The origin of Basque Trials of Strength is found in the daily tasks carried out across the region. For centuries, young Basque farmers pitted themselves against each other in physical challenges. Labouring in the forests of the Basque Country gave rise to the challenge known as aizkolariak (based on lumberjacks working with an ax or arpanariak), as well as athletic sawing of tree stumps and wood. The construction of buildings, often based on large stones for the cathedrals and monasteries led to the development of the challenge known as arrijasotzaileak - literally those who lift stones.

Several events originate from working in the fields, the best known of which is lastoaltxatzea, the lifting of straw bales. This is done either using a pitchfork or a pulley, and is often organized in tandem with joko (cart-lifting), zakulasterka (individual relay or sack races), and untziketariak, a race involving pitchers of milk. Also well-known is soka-shot, or tug-of-war, which is an internationally recognised discipline celebrated in no less than fourteen countries. During the summer, demonstrations of Force Basque are organised by the local Xiste organization, often at the main municipal arena in Saint-Jean-de-Luz.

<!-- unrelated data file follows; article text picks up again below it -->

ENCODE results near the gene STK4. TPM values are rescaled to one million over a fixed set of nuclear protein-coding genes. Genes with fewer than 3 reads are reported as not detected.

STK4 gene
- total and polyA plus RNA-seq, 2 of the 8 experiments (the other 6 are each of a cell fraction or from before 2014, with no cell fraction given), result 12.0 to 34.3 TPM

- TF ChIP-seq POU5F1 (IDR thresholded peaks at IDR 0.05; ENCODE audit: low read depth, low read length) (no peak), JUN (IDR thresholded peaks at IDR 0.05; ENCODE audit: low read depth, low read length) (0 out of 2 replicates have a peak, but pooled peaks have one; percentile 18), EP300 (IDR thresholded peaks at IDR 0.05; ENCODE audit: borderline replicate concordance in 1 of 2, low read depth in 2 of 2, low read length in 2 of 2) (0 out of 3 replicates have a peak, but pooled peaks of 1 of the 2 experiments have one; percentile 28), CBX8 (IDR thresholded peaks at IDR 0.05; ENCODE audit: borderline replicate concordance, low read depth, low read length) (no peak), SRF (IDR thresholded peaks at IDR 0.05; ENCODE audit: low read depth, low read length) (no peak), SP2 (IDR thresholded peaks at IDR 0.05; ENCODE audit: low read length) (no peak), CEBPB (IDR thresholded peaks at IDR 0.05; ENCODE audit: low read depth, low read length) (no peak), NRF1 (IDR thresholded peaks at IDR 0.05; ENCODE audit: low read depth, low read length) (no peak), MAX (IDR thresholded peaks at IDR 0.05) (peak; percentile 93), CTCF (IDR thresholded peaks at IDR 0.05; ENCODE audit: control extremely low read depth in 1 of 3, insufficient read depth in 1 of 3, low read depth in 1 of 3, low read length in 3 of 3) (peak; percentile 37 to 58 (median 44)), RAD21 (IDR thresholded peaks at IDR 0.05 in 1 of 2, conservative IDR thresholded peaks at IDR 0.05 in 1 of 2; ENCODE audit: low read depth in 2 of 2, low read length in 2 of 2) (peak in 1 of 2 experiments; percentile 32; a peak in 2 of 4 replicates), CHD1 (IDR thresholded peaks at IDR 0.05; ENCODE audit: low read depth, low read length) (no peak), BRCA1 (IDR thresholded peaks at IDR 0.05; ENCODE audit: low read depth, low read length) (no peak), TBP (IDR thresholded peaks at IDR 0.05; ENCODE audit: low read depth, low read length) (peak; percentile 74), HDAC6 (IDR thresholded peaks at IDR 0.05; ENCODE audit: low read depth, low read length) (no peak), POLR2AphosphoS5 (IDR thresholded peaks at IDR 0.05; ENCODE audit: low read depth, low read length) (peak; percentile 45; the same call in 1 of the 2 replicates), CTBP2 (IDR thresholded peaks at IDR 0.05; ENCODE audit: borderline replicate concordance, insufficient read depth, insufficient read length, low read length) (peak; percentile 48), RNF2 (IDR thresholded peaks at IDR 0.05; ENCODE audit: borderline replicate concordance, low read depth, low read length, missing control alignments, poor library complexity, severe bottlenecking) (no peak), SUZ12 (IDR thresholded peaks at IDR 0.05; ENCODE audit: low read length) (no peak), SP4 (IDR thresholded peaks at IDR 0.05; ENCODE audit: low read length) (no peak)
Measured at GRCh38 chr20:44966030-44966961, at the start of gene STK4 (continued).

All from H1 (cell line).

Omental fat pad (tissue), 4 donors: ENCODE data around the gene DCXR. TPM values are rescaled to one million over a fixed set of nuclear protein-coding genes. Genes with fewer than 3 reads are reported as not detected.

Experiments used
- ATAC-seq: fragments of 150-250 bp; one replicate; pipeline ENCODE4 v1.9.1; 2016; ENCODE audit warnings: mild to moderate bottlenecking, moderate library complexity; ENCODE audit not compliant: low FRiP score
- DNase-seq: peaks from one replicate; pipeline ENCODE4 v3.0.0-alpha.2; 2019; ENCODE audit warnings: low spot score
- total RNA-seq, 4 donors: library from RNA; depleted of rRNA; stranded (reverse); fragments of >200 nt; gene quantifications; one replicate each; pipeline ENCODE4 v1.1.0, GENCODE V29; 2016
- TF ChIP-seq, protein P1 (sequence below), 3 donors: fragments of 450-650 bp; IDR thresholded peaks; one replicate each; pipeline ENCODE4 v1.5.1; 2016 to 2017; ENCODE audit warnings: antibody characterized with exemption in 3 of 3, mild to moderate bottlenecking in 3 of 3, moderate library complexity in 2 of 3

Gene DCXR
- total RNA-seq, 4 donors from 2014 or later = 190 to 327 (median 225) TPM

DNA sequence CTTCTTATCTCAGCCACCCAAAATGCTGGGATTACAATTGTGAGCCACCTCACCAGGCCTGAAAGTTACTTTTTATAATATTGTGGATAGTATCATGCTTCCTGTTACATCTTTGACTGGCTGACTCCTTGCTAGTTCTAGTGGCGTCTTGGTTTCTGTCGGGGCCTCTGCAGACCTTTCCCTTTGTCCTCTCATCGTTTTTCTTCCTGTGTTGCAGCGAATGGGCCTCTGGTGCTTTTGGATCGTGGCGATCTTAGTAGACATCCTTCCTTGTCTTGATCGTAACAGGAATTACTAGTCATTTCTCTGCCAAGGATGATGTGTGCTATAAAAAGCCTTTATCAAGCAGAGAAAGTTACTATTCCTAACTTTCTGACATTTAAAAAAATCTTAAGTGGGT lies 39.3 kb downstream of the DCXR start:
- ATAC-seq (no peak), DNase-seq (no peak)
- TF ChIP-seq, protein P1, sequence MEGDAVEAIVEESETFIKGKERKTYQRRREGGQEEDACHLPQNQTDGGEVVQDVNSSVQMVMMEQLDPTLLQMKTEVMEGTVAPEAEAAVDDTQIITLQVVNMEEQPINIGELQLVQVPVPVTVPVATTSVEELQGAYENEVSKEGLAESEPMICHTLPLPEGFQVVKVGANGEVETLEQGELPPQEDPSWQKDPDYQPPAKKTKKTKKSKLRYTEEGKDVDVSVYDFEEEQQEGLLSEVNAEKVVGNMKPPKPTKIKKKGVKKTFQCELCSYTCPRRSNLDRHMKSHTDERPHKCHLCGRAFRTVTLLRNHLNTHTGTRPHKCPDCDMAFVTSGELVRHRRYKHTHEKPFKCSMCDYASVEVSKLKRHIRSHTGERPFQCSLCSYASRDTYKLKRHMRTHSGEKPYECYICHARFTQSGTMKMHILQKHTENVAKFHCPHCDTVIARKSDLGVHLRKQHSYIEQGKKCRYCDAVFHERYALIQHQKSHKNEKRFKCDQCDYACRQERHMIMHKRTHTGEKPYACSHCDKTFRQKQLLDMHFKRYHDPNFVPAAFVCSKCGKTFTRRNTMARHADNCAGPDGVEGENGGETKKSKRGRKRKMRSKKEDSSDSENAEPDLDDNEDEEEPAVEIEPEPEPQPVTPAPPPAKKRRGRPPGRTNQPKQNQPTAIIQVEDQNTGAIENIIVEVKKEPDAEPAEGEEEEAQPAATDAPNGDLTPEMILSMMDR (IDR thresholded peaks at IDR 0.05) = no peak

Carnivals, Festivals and Events[edit]

  • Basque carnival of Ihauteriak held in February
  • Weekend Andalusian festival of Pentecost
  • Festival of Saint Jean, patron saint of the city, held end of June
  • Tuna Festival held 2nd Saturday of July along with the Amateur Tuna Festival
  • Sardine Night Festival - end of July and into August
  • Since 1953, the local Basque Yacht Club has organised an international Amateur Tuna Fishing Championship in August
  • Classical Music of the Basque Coast Festival in September with concerts and free master classes
  • Maurice Ravel International Academy of Music holds classes in first half of September
  • Rue de la République Festival organised by local merchants, 3rd weekend in September
  • Young International Film Directors Festival each October
  • International Basque Choral Singing Festival Festival around Halloween (1 November)

Well known personalities connected to the town[edit]

18th century
19th century
20th century

Points of interest[edit]

See also[edit]

References[edit]

External links[edit]